It’s been claimed not enough European structural funding has filtered down to areas of need in Derry over the years.
Fianna Fáil T.D., Declan Breathnach, said the impending departure of the United Kingdom from the European Union had created “a whole new scenario with regard to INTERREG and PEACE programme funding”.
Deputy Breathnach said it was vital European peace and inter-regional pots continued to be accessible to Derry.
“The PEACE and INTERREG programmes will continue to be needed because in Belfast, Derry and elsewhere, much of the money provided has not filtered down to where the problems are found,” he argued.
Minister of State at the Department of Foreign Affairs, Helen McEntee, said: “We need to ensure not only that PEACE and INTERREG funding continues to the end of the 2020 programme, in accordance with the clear commitment given by the Irish and UK Governments and the EU, but also that PEACE+ is developed alongside the current programmes.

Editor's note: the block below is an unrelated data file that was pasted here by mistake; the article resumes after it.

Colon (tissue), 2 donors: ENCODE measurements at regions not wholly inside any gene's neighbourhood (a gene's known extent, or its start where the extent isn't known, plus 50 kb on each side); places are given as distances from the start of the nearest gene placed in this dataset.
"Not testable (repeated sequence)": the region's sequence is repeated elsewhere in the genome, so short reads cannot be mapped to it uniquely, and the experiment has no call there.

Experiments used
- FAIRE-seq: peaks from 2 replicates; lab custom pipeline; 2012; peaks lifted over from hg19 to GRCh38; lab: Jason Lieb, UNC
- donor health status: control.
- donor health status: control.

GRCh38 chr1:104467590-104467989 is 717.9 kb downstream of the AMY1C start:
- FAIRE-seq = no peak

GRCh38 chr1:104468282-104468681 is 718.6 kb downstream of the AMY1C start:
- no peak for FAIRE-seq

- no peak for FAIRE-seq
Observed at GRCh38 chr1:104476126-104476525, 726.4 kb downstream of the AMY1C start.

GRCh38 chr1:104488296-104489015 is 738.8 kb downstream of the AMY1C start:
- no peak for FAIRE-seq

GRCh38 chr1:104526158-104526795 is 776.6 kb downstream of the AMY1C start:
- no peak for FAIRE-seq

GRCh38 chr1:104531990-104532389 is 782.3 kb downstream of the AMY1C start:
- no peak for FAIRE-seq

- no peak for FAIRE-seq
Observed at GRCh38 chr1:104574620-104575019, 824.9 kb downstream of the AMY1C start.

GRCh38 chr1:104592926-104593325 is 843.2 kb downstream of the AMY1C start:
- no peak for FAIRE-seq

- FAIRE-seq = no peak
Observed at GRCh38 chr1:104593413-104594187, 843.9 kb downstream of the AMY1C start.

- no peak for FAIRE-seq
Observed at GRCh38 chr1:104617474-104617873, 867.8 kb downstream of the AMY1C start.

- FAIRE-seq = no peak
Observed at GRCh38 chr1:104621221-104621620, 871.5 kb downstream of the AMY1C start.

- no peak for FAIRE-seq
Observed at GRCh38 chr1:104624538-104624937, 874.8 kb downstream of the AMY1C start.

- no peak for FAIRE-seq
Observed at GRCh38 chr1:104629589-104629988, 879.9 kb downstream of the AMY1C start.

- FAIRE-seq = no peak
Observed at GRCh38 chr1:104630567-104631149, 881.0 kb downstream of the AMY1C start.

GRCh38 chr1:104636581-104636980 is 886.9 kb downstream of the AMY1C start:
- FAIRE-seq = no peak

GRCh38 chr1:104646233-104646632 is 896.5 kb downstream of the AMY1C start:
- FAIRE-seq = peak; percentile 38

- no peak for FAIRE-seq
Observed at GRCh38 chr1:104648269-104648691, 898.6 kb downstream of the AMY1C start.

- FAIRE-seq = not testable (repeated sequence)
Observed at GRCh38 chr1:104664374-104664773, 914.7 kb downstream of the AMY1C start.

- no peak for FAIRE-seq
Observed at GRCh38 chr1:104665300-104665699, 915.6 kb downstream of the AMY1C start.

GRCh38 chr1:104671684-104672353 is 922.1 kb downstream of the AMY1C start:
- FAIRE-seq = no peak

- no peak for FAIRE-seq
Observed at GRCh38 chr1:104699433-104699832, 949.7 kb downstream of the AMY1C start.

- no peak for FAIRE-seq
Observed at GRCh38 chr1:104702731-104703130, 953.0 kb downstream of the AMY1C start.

“What is significant is that the funding is not just maintained but actually increased. There is also work we can continue to do at home.
“The North West Strategic Growth Partnership involves Donegal County Council working together with local authorities in Derry and Strabane. They have memorandums of understanding and are drawing down their own funding streams.”
Both Brussels and London have made positive noises about the continuation of structural funding here.
Last September the European Parliament noted a European Commission proposal to continue the PEACE and INTERREG programmes.
It also acknowledged a UK position paper on the future of Cohesion Policy, dated April 2018, in which the UK stated its willingness to explore a potential successor to PEACE IV with the NI Executive, the Irish Government and the EU, in addition to its engagement to honour existing commitments under PEACE and INTERREG.